Cambridge Residents Slam Council Proposal to Delay Bike Lane Construction


‘Gender-Affirming Slay Fest’: Harvard College QSA Hosts Annual Queer Prom


‘Not Being Nerds’: Harvard Students Dance to Tinashe at Yardfest


Wrongful Death Trial Against CAMHS Employee Over 2015 Student Suicide To Begin Tuesday


Cornel West, Harvard Affiliates Call for University to Divest from ‘Israeli Apartheid’ at Rally

McCarthy Schism

Brass Tacks

By Parker Donham

POLITICIANS and intellectuals have always been the uneasiest of bedfellows. Members of the academic community constantly complain that too little attention is paid to their insights on policy matters; party stalwarts respond to academic criticism by observing that John Kenneth Galbraith gets out very few votes in East Boston on election day.

In 1968 the schism between these two groups is wider than ever. The liberal intellectual coalition with labor is breathing only with difficulty. The Vietnam war has choked off what few channels of communication existed between the academic community and the Democratic Administration.

Ironically this lack of accord is felt very deeply in the McCarthy campaign, where one might least expect to find it. For McCarthy is nothing if not an intellectual, and he is certainly not a very political politician.

Yet from the beginning his campaign has been subjected to attacks from the academic community. "He is not fiery enough," people keep saying; why doesn't he pound his fist on the table once in a while. Some intellectuals have even gone so far as to suggest that time would be better spent working for the election of Nelson Rockefeller. (Rockefeller, despite the silence he has maintained on Vietnam during his coy search for the Republican nomination over the past year, has a hawkish record which rivals that of Richard Nixon.)

"For years these guys have been complaining about politicians who are all style and no content," one McCarthy aide grumbled last week. "Now at last they have a candidate who is real, who talks to the issues, and they run the other way."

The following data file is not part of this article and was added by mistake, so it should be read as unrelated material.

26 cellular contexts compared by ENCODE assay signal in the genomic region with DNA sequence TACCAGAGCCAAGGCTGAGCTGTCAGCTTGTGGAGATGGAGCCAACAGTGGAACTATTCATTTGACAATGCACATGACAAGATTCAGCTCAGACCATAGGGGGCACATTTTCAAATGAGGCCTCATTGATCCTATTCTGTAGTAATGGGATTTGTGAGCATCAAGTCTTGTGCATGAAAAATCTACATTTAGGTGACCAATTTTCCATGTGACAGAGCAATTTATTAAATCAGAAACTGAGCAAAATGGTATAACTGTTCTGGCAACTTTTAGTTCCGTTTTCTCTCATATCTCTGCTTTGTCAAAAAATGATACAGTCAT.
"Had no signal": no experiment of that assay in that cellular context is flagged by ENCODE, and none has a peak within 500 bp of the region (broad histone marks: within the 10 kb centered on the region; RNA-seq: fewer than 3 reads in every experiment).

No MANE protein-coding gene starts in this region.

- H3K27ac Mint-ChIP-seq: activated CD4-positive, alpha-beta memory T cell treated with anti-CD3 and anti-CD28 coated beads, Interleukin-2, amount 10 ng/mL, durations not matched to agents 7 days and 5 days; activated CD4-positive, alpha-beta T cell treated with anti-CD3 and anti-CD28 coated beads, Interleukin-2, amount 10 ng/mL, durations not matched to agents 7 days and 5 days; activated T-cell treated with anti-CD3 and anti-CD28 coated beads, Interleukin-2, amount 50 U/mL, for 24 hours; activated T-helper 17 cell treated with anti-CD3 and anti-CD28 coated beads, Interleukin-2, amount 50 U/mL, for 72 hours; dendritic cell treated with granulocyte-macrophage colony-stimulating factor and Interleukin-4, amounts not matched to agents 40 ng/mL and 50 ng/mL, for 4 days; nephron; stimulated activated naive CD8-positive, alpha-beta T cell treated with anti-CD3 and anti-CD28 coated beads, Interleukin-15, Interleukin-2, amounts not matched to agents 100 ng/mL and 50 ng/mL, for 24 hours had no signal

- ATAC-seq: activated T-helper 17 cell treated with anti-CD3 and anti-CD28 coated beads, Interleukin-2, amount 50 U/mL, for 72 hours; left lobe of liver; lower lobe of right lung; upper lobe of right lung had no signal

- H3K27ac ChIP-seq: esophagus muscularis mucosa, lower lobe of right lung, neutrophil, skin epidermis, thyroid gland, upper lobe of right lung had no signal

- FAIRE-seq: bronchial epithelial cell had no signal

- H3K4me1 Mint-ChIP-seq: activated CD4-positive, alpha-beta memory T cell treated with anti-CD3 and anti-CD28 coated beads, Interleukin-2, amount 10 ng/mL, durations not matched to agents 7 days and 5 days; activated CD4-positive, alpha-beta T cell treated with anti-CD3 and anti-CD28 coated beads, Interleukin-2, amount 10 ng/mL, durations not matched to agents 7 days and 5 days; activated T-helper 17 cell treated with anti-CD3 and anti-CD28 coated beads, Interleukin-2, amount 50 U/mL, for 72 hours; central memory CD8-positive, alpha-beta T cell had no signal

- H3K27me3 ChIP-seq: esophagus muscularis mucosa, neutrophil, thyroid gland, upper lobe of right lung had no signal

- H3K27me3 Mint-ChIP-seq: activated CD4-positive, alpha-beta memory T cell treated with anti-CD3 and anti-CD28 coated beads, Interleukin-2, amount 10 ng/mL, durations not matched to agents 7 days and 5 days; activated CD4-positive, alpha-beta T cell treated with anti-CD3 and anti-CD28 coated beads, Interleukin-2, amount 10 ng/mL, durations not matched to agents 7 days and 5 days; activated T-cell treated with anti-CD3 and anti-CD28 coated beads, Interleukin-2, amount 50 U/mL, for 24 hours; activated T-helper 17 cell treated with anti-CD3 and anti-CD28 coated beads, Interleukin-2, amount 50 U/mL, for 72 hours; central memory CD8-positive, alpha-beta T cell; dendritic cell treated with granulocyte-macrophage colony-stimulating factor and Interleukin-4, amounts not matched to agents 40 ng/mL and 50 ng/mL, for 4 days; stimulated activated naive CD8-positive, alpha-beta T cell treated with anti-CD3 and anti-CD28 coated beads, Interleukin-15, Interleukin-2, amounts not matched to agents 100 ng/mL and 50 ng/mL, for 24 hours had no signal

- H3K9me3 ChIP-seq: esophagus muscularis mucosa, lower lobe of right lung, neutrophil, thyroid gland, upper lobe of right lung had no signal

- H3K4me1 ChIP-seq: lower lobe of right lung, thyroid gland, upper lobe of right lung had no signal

When this assessment was presented to Senator McCarthy he nodded agreement. "That's the way they talk down at the Harvard Club." He looked up at the CRIMSON reporter, smiled slightly and added, "or at M.I.T." "It's almost as if they wanted me to be a demagogue." he continued, "after they've been trying to get away from demagoguery all these years."

Observers of McCarthy's Minnesota campaigns say that his timing in those contests--he has won seven out of seven, including two against favored Republican incumbents--has been perfect. Indeed the increased pace and tougher sound of McCarthy's campaign over the past three weeks in New Hampshire has left many reporters wondering if he just might do well in the Granite State after all.

McCarthy himself is a vocal proponent of this line of thought. "Nothing looks deader than the New England sugar maple in early February," he notes whimsically. "But in March the sap starts to rise and the tree surprises everyone by coming to life."

Much of the vituperation expended on McCarthy's campaign style by intellectuals is unjustified. The Senator's response to Senator MacIntyre's charge that he had not spelled out his programs--"I'm beginning to think the Senator either can't read or doesn't hear very well"--might equally be applied to the liberal intellectuals.

The Senator should not, however completely ignore this criticism. His campaign does not need to become more radical or even more fiery. But he could be more specific. He could begin to respond to policy moves by President Johnson quickly and with toughness. Johnson provides McCarthy with plenty of mistakes to capitalize on; the Senator has the wit and intelligence to bring the full implications of these mistakes home to regular Democratic voters.

Want to keep up with breaking news? Subscribe to our email newsletter.